If you want an old fogey’s view of the
Sydney Biennale, read today’s hysterical editorial in The Australian, in
which the leader writer for Rupert’s “quality” broadsheet fulminates
for the umpteenth time about the “postmodern rot at the core of Australian
academic and cultural life”.

The Biennale is just one of many things in
The Oz‘s sights as it takes a scatter-gun approach to blasting away at falling
standards in everything from art to medical school anatomy classes.

According to The Oz, the postmodern bogeyman
“seeks to divorce art from beauty, replace skills-based excellence with
warmed-over sociology and inject a politicised, deterministic view of the world
in which identity groups trump individuals into virtually every sphere of
life” blah blah.

The editorial seizes on just one piece in
the Biennale to support its case – Milica Tomic’s shipping container full of
bullet holes. She hired a couple of roo shooters to provide the holes,
recreating an atrocity that allegedly occurred in Afghanistan where Taliban fighters were reportedly locked in a container and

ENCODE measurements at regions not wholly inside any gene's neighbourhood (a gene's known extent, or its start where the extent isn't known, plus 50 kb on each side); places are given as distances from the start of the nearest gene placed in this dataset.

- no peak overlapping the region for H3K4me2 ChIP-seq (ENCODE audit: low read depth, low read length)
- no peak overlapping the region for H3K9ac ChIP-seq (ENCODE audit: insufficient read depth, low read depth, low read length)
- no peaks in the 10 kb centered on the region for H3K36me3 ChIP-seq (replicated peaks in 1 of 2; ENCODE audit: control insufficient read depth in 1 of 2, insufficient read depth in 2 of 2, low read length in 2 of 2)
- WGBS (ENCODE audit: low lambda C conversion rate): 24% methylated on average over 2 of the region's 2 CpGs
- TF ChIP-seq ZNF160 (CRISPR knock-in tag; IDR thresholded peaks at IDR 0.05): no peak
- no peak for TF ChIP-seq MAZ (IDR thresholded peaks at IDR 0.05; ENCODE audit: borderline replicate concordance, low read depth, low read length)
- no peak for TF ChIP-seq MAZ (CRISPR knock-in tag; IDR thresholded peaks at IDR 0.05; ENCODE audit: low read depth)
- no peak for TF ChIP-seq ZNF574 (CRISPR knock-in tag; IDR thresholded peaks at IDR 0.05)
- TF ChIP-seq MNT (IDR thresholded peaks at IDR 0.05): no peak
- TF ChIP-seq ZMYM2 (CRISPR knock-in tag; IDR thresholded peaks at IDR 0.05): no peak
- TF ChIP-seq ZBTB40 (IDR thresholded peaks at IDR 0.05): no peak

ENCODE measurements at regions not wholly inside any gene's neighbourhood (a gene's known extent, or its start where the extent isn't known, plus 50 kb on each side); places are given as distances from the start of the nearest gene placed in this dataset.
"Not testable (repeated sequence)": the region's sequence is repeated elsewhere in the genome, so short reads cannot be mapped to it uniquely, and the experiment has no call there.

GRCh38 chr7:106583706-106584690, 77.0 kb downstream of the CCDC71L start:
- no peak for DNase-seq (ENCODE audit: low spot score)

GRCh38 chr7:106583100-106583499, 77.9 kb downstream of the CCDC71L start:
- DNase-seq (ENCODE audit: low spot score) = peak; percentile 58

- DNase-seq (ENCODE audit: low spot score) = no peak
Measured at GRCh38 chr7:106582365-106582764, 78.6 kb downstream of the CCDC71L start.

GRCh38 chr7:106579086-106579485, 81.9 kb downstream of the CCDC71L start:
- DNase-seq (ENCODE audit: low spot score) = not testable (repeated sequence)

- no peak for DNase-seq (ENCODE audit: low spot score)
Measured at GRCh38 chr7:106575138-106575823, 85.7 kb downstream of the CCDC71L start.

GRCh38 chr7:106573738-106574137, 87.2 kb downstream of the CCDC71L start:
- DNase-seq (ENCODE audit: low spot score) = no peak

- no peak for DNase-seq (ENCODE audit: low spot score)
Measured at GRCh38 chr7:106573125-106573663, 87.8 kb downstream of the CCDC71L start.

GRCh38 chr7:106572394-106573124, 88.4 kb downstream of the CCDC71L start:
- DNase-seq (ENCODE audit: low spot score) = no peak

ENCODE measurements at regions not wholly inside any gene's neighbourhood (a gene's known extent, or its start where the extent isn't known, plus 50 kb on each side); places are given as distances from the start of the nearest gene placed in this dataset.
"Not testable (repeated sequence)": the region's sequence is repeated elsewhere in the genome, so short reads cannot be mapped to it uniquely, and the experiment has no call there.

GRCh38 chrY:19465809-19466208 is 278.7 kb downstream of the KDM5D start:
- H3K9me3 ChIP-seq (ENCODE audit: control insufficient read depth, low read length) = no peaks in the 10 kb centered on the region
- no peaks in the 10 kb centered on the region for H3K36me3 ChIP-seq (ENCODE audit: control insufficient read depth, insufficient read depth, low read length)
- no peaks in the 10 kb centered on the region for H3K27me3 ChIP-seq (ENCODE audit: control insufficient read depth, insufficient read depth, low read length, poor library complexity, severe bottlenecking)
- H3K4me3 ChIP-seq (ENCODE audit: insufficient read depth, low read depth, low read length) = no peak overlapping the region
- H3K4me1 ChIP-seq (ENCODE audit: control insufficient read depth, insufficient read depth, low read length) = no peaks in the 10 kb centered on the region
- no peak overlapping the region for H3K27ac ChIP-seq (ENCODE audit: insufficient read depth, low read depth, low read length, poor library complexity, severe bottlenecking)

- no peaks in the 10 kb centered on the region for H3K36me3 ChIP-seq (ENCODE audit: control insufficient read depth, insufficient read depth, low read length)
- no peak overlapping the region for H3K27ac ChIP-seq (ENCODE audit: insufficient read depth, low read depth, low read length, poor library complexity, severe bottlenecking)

fired upon. If you think Tomic’s artwork is a bit try-hard, and I don’t, you
should take a look at the rest of the Biennale where you will find plenty of
“beauty” and loads of “skills-based” excellence.

It’s probably what distinguishes Charles
Merewether’s Biennale from many that have gone before it. While a lot of the
work could certainly be described as political and conceptual, much of it has
great aesthetic merit and would have required enormous skill and imagination to

By far and away the most visually absorbing
piece in the whole 16-venue event is Antony Gormley’s huge field of terracotta
figures and accompanying photographs that take up an entire floor of Pier 2/3
at Walsh Bay. Asian Field comprises 180,000 figures that Gormley made in
collaboration with 300 villagers in Xianxian, China.

While there is a predictable preponderance
of installation and video work, there is also plenty of painting. If Rupert’s cultural warriors bothered to
take a look, they might be pleasantly surprised.

Peter Fray

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